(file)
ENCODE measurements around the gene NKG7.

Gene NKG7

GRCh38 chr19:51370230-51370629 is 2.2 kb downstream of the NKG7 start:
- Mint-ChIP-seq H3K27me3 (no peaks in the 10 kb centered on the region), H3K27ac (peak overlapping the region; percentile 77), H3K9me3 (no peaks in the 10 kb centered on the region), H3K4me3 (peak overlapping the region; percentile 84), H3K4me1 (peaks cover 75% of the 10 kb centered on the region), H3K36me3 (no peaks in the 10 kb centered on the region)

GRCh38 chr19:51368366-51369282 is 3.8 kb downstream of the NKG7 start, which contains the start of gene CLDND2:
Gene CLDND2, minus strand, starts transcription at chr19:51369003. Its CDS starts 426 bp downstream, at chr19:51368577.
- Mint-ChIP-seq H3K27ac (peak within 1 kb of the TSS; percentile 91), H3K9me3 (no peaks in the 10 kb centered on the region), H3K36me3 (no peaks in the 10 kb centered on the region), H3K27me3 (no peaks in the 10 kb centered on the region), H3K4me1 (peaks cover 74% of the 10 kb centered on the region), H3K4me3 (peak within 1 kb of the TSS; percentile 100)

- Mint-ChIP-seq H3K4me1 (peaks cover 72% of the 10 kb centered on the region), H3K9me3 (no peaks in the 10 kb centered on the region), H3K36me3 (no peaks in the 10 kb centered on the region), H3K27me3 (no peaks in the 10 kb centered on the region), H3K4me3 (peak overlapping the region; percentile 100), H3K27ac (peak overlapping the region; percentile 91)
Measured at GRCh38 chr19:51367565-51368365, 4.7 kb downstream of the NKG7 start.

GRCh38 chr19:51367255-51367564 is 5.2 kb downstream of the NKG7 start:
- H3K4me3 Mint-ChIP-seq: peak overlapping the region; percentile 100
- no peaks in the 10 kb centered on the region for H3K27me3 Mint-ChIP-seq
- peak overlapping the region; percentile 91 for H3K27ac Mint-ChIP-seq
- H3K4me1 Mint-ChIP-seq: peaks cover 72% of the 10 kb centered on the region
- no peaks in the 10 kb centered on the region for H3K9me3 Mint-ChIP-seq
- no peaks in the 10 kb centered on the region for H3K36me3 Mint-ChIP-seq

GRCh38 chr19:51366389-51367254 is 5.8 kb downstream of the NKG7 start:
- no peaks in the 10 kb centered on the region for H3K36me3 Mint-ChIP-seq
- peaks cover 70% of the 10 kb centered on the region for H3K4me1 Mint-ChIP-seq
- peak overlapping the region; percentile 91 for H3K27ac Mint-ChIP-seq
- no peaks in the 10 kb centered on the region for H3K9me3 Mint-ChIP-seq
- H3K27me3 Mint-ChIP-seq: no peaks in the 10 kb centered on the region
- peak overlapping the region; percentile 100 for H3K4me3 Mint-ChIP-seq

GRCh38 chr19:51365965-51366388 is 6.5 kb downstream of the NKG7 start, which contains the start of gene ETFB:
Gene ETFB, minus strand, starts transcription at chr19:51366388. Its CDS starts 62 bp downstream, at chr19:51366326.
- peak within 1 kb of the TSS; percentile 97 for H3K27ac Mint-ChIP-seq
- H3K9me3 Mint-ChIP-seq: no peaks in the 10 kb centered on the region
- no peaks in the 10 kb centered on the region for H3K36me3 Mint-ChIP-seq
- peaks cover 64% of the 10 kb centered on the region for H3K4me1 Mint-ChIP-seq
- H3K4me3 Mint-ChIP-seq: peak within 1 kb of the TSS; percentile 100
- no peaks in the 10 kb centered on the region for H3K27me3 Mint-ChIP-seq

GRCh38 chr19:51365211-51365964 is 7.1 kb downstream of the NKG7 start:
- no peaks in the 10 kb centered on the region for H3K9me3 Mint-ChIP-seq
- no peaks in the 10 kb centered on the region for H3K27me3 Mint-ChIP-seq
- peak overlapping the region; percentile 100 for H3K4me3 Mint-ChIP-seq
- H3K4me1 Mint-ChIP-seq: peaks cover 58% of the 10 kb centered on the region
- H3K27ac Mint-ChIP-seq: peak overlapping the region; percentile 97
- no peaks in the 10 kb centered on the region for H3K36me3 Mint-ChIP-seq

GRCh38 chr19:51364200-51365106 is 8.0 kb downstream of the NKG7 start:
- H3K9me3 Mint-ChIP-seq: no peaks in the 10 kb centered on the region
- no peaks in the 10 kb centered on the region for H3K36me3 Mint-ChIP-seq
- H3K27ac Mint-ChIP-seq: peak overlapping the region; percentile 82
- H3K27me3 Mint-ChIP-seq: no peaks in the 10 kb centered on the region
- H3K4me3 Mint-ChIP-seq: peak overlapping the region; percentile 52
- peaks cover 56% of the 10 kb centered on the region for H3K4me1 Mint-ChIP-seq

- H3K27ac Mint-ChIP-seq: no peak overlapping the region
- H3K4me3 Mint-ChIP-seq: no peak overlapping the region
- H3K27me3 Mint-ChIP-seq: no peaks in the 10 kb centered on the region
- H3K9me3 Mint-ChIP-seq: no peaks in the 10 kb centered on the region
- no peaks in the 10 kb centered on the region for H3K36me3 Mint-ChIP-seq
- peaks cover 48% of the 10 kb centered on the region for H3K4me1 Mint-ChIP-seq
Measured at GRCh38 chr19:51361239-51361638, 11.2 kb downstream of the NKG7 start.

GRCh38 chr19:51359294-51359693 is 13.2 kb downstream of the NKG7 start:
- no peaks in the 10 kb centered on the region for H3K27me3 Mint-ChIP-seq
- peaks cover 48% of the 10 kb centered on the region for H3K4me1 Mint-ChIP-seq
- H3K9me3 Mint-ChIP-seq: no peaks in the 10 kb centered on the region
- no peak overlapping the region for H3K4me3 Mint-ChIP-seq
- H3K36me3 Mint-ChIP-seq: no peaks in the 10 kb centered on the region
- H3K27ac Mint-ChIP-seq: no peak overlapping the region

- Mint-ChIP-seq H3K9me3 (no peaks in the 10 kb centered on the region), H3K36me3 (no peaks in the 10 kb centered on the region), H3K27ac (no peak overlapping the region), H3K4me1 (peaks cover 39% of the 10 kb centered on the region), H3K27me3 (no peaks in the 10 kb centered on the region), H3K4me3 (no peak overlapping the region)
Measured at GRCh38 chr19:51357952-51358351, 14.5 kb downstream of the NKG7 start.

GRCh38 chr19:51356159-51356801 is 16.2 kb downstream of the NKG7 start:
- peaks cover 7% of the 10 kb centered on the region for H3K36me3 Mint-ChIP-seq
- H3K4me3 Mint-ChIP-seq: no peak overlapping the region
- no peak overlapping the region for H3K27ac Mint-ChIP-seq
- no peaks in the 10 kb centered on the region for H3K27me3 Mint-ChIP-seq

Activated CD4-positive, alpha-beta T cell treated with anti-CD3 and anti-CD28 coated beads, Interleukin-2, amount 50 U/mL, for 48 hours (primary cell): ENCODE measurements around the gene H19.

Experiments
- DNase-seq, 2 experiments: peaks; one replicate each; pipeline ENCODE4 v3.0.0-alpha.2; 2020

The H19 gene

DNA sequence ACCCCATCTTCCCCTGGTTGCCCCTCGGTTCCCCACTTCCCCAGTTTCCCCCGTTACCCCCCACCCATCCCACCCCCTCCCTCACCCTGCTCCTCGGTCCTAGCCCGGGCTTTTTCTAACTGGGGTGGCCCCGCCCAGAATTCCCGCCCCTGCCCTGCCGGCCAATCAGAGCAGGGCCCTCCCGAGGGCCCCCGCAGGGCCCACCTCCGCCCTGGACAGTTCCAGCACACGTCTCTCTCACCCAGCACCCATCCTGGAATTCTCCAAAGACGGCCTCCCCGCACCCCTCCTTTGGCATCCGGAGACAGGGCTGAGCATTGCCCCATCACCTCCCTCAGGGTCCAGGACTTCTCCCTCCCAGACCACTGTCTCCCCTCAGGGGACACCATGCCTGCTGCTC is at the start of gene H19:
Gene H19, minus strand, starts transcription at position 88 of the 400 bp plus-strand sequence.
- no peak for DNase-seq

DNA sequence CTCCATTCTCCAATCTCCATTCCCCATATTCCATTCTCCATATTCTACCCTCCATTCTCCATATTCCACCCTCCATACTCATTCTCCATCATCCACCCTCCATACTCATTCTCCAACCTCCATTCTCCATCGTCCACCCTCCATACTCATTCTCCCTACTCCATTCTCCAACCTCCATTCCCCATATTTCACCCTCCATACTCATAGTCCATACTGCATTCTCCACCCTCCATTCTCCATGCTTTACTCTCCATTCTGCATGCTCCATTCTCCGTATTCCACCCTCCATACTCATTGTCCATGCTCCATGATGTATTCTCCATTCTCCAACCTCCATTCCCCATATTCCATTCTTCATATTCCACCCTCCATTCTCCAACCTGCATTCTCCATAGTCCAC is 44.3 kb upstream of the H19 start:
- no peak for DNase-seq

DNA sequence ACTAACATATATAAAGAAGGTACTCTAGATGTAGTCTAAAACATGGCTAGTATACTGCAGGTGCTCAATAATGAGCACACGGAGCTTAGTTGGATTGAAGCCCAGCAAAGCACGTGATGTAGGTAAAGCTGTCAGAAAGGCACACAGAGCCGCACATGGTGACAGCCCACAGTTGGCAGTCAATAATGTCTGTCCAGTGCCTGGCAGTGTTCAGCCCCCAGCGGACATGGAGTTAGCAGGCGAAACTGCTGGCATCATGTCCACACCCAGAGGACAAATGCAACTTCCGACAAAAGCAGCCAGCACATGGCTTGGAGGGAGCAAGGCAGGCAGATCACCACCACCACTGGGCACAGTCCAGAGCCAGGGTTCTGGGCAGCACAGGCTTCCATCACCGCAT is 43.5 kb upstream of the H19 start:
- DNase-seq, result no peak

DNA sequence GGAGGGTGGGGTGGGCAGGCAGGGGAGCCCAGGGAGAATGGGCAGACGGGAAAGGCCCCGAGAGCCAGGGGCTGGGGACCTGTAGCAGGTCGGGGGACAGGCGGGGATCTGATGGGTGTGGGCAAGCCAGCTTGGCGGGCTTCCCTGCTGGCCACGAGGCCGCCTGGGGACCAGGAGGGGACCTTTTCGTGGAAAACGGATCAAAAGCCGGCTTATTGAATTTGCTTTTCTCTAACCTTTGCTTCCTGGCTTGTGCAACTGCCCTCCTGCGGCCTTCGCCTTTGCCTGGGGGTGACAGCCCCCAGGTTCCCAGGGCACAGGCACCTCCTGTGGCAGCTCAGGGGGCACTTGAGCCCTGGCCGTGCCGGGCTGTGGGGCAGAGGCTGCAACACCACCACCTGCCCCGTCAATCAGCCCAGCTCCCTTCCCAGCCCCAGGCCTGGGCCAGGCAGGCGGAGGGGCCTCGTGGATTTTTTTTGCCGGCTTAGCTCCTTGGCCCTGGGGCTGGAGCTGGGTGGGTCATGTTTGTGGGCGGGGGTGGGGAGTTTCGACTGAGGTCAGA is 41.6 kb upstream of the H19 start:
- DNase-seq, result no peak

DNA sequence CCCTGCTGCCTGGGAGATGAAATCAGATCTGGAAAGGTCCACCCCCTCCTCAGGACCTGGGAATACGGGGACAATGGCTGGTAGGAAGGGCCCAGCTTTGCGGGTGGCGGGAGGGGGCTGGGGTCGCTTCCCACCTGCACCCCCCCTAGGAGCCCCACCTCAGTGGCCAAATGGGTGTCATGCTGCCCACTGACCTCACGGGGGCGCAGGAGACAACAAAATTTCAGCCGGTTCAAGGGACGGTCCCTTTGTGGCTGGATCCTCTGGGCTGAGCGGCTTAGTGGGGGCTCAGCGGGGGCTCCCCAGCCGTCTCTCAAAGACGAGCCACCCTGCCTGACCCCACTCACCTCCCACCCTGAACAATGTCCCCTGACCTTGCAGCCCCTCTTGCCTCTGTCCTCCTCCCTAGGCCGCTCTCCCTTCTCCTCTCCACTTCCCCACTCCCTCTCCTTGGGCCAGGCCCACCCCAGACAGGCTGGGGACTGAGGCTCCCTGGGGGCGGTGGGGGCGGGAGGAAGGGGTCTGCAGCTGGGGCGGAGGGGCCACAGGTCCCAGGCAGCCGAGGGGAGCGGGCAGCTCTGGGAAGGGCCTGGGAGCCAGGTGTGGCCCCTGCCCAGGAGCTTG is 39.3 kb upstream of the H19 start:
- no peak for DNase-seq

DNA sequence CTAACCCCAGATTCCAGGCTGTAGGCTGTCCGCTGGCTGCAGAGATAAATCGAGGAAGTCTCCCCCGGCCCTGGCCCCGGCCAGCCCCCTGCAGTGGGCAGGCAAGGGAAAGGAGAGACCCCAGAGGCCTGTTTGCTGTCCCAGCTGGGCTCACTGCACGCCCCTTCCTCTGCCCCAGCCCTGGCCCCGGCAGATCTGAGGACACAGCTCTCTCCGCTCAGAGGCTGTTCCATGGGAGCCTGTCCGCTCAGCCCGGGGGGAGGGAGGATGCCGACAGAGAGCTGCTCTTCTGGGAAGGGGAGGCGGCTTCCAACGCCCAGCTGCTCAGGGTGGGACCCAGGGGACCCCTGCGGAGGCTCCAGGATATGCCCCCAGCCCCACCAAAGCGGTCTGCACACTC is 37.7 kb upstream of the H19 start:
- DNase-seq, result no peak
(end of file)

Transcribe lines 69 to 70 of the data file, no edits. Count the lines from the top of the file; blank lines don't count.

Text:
- DNase-seq, 2 experiments: peaks; one replicate each; pipeline ENCODE4 v3.0.0-alpha.2; 2020

The H19 gene